Chinese leader Deng Xiaoping dies
Led economic reform; cracked down on political dissent
February 19, 1997
Web posted at: 5:24 p.m. EDT (1724 GMT)
BEIJING (CNN) -- Chinese leader Deng Xiaoping, who opened China's economy to the world while maintaining strict ideological control, died
Wednesday at age 92.
China's state-run Xinhua News Agency said Deng died from complications from Parkinson's disease and a lung infection.
Deng was the great reformer, the man who first initiated the
process of change that swept the communist world. But, even
when challenged in the streets, Deng never abandoned
his commitment to Communist Party rule in China.
Chinese Central Television (English version)
Official announcement on Deng's death
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CNN's Rebecca MacKinnon:
Initial report on Deng's death
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CNN's Rebecca MacKinnon:
"Streets are very quiet," report from Beijing at 1845 GMT
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Wolf Blitzer on U.S.-China relations
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Deng joined the Chinese Communist Party when he was 20, and
rose to prominence with the triumph of Chairman Mao Tse-
tung's revolution. But Deng's pragmatism brought him into
repeated conflict with Party ideologues. Twice he was purged
from the ruling hierarchy, twice he was rehabilitated.
Finally, following Mao's death in 1976, Deng emerged as
China's paramount leader, and set the People's Republic on a
course of reform and liberalization that would change the
face of China and the world.
His goal was a wealthy, modern, powerful China -- one worthy of international respect. His method was the open door, establishing ties with the United States and other Western nations, encouraging international investment, private enterprise, family farming, and other aspects of a market economy.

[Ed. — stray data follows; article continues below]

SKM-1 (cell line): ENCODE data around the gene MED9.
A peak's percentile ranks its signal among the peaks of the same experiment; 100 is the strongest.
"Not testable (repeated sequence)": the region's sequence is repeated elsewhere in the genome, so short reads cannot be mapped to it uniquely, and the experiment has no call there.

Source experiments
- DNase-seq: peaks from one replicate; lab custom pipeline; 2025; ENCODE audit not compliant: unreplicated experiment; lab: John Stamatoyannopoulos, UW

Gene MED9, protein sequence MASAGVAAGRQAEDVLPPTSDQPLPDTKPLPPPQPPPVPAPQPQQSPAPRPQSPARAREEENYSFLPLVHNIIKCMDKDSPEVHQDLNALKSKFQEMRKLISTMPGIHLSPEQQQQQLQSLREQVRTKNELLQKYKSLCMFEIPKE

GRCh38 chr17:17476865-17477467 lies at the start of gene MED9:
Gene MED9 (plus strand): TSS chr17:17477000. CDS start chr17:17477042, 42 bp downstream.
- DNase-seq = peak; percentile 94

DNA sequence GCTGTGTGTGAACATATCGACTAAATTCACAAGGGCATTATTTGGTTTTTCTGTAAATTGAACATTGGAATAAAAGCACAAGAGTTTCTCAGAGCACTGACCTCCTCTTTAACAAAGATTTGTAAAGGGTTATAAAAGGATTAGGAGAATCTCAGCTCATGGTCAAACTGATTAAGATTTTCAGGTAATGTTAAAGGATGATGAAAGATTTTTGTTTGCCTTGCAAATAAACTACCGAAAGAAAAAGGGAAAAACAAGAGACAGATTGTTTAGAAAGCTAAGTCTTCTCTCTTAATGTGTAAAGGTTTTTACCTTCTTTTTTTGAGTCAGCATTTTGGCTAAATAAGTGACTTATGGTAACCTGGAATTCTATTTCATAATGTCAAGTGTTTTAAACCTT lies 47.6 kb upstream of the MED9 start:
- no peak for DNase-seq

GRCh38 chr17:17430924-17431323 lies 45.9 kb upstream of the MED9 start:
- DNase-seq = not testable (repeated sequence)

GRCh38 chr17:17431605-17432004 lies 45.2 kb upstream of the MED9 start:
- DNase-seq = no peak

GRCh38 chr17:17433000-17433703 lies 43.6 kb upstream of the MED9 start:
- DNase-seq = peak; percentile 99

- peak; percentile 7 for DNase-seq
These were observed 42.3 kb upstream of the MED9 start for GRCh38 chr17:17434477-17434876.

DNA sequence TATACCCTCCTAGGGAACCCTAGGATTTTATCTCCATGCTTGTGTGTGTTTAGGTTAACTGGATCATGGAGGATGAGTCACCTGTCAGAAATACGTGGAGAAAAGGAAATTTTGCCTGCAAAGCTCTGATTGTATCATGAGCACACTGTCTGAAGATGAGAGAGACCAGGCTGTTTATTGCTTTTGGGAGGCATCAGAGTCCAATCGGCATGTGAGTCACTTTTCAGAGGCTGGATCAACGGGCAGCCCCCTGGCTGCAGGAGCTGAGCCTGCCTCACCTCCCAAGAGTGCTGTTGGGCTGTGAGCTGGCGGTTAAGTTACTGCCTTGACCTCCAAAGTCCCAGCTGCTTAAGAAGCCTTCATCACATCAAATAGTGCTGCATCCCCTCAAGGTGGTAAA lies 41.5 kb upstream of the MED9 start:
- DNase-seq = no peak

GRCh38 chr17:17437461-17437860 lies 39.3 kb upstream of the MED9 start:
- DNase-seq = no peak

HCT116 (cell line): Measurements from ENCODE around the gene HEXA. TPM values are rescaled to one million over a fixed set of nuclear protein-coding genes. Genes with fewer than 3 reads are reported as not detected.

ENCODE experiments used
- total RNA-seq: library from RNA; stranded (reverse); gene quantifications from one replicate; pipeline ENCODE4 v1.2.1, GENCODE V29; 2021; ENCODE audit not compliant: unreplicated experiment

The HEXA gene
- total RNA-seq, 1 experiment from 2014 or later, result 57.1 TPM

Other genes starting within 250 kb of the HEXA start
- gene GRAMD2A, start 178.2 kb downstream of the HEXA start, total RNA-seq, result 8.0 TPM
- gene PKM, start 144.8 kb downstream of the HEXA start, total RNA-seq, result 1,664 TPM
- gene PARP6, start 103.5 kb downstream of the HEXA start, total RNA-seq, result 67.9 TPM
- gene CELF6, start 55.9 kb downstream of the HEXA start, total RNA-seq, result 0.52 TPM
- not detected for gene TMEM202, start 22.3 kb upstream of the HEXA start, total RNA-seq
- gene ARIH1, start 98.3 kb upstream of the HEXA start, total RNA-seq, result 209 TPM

For Deng -- who never officially took the posts of Communist
Party chief or head of government -- the guiding principle
was pragmatism. "It doesn't matter if a cat is black or
white," he was fond of saying, "as long as it catches mice."
The results were immediate and impressive. The standard of
living in China shot up. Freed from the shackles of Maoism,
the people rediscovered style, music, romance, fun, and hope.
But liberalization also led to economic dislocation and to
outbursts of public discontent -- tensions which finally
exploded on the streets of Beijing in the spring of 1989.
It was the most serious challenge to Communist rule since the
revolution. But it was crushed, at a cost of hundreds,
perhaps thousands, of lives, on the orders of Deng. Tiananmen Square became a vivid symbol of Chinese leaders' fierce opposition to democracy.
But despite his opposition to political liberalization, Deng
never abandoned his vision of economic reform. Following the
collapse of Soviet communism, Deng concluded that the best
hope of keeping the Chinese Communist Party in power -- and
avoiding another Tiananmen -- was to deliver the economic
goods to the people.
And so, in 1992, after a year out of public view, Deng
emerged from retirement and launched a campaign for more and
faster capitalist-style reform.
The country responded with a boom that gave China the highest
economic growth rate in the world and left the Communist
Party in power but increasingly irrelevant to the
daily lives of the people, who became more interested in making money than making revolution.
And so -- despite his role in the bloodshed in
Tiananmen Square -- in trying to preserve the revolution he
served for so long, Deng set in motion the forces which may
have begun to turn China away from the path of communism.
In recent years, Deng has been increasingly in the
shadows, as his health failed. But Chinese officials rallied
to give the appearance that he was still in command of the most populous country in the world.
Correspondent Mike Chinoy contributed to this report.
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